Quitely had done nothing in the American superhero market before "Flex Mentallo" -- he'd done little anywhere else either, with just a handful of Judge Dredd stories, a couple of "Big Book of…" pages and a tale in "Dark Horse Presents" to his credit. But Frank Quitely was ready for "Flex Mentallo," and his work on that series is as strong as anything he has ever produced. His figure work is as detailed as ever, and his sense of physical weight (even in the typical Quitely bean-pole characters) perfectly complements the gaudy-but-spectacular superhero costumes of the dozens of brightly-clad characters who appear, sometimes only in passing.

No, this is a Quitely showcase as much as it is a Morrison one, whether it's the sky full of superheroes or the grim struggle of Wallace Sage, the stand-in for both the reader and the writer, a man who once created entire worlds, but now has seemingly lost the ability to dream of a better future.

"Flex Mentallo" begins with a bomb hurled at the reader, but it's a drawing of a bomb that's power rests in the word "BOMB" written on it's side. Its concussive force rests in the combination of art and language, of pictures and words. That's "Flex Mentallo" for you, in a single panel. But once you finally get a chance to read the whole thing, there's oh so much more waiting inside.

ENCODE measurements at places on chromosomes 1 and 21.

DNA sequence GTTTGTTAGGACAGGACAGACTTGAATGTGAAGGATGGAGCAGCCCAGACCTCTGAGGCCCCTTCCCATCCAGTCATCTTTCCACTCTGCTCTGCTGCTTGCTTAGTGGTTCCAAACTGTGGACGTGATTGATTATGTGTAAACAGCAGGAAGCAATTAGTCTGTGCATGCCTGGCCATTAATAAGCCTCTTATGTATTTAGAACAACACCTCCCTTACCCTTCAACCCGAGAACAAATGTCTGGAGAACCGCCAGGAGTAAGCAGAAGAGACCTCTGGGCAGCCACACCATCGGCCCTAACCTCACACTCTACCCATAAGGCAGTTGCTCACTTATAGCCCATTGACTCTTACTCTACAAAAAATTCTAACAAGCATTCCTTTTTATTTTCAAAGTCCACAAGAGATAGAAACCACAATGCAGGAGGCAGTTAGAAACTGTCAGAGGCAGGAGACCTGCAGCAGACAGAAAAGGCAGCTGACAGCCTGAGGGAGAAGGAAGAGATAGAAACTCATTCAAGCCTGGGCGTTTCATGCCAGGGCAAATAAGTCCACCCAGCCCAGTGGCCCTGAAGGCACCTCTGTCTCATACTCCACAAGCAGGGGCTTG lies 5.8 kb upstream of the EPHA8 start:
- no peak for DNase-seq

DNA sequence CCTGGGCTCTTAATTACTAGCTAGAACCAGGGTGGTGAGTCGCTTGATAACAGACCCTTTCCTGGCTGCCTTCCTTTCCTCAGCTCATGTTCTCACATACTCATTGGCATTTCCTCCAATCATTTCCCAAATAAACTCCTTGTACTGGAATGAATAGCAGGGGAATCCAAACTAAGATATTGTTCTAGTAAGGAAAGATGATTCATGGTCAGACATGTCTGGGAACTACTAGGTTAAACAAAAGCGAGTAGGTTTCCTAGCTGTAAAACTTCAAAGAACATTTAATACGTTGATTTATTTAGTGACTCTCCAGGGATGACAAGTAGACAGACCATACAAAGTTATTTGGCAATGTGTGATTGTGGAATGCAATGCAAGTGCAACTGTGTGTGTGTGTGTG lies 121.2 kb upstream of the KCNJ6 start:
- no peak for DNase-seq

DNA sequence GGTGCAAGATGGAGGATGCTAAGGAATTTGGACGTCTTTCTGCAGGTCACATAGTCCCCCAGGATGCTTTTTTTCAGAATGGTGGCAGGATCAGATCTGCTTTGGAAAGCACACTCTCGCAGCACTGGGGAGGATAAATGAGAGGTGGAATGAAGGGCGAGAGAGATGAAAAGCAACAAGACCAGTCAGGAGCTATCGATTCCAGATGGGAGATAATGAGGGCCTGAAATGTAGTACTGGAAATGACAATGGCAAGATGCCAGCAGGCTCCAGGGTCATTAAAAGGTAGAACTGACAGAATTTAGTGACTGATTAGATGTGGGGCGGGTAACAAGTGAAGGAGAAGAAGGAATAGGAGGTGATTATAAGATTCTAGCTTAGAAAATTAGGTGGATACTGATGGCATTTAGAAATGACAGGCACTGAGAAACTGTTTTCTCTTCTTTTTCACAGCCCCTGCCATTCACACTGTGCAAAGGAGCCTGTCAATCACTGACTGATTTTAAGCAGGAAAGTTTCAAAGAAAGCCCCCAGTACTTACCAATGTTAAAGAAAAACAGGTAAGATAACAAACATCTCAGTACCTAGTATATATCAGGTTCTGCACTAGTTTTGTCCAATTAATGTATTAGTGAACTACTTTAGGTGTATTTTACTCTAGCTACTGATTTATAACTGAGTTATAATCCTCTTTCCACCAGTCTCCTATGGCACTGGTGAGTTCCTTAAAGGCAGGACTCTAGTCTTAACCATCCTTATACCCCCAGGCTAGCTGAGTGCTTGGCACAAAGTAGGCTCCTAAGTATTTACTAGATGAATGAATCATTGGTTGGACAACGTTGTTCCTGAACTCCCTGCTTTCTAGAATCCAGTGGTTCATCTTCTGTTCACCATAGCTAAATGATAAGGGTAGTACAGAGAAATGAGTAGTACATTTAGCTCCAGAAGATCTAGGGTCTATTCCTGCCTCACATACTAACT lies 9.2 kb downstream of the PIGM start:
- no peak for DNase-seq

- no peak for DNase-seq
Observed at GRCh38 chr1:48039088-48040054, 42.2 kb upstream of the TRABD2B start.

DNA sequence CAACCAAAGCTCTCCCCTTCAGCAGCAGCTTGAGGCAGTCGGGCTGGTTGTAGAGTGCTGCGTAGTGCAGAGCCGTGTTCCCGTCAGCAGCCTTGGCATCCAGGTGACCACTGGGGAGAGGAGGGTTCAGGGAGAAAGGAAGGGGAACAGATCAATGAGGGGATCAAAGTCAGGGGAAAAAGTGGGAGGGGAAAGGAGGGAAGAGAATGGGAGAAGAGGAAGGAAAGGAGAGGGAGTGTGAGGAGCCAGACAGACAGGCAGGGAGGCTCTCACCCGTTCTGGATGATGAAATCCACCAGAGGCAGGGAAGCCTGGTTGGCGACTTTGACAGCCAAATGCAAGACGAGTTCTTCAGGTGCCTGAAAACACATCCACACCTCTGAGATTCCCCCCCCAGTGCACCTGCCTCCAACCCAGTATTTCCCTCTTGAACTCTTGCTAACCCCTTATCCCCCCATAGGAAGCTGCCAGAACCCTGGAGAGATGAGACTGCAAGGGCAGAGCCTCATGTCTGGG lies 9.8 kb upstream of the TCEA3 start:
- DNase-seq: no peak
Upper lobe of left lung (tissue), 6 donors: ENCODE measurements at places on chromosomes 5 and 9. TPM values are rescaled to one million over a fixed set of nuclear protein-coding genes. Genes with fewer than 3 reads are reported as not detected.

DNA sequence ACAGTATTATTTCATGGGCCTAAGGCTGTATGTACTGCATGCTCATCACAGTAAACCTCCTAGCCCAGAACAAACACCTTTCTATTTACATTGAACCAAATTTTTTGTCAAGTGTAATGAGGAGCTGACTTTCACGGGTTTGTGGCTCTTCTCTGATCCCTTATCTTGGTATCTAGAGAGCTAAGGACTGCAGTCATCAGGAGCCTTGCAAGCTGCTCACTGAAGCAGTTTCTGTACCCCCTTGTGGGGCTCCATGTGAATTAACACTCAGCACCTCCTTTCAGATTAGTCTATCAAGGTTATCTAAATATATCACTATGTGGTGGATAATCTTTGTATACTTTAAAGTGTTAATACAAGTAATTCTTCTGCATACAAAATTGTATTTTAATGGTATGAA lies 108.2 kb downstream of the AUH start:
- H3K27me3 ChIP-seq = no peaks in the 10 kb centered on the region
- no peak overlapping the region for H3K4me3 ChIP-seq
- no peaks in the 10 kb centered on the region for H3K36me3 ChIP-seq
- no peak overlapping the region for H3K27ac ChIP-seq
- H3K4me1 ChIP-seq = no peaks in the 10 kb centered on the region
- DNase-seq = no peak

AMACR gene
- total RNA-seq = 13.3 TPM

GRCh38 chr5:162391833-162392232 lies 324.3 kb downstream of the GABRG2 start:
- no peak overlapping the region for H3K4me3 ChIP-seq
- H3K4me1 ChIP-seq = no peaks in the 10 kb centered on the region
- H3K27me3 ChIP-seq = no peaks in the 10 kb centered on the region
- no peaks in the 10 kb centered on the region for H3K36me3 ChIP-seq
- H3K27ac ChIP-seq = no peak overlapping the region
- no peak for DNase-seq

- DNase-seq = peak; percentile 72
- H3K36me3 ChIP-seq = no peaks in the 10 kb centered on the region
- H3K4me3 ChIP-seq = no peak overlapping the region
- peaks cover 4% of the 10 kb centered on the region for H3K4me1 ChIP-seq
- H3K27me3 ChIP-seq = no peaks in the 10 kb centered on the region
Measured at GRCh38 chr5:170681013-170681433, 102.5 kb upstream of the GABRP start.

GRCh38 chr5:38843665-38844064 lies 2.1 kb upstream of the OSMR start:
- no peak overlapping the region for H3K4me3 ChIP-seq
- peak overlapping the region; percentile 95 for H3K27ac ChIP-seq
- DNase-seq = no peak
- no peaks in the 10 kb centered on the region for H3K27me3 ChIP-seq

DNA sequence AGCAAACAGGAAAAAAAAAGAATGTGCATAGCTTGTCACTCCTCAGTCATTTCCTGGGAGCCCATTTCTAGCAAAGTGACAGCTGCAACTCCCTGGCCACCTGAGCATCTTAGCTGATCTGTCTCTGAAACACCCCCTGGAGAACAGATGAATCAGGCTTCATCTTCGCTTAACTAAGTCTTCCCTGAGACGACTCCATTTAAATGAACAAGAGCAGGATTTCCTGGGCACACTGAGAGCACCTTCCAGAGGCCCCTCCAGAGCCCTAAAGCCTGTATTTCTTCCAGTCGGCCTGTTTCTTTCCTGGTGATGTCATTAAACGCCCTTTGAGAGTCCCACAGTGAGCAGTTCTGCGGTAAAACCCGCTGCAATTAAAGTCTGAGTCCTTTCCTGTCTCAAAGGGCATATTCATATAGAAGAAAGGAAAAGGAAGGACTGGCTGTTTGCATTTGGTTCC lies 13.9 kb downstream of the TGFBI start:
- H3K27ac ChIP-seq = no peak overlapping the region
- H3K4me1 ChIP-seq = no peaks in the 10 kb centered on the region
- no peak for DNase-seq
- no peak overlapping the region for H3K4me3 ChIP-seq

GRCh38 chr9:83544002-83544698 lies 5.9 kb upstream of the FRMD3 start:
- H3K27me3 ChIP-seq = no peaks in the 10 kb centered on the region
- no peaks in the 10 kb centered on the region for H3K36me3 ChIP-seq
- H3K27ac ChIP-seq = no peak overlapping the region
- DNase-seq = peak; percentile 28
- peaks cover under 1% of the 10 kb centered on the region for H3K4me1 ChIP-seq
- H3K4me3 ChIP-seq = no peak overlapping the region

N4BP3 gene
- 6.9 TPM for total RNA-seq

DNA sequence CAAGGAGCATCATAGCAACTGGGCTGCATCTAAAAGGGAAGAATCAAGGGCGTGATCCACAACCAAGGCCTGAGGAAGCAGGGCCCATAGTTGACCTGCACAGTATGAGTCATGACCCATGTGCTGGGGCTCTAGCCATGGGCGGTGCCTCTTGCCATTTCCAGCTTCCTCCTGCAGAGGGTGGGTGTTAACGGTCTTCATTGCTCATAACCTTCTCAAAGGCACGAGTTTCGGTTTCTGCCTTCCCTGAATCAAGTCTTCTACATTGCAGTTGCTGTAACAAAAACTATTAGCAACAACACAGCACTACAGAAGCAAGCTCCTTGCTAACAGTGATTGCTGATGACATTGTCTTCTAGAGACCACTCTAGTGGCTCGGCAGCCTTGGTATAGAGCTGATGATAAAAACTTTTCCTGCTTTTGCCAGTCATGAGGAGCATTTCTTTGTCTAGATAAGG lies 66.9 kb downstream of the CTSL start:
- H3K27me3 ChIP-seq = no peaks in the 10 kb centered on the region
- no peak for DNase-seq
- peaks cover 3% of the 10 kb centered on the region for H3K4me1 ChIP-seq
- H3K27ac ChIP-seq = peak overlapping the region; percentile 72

In addition to writing reviews and columns for COMIC BOOK RESOURCES, Timothy Callahan is the author of "Grant Morrison: The Early Years" and editor of "Teenagers from the Future: Essays on the Legion of Super-Heroes" anthology. More of his thoughts on comics can be seen regularly at the Geniusboy Firemelon blog.

Follow Tim on Twitter: TimCallahan

Discuss this story in CBR's When Words Collide forum.  |  6 Comments

TAGS:  when words collide, flex mentallo, vertigo, grant morrison, frank quitely

When Words Collide Home | When Words Collide Archives

When Words Collide

Send This Article to a Friend

Separate multiple email address with commas.

You must state your name.

You must enter your email address.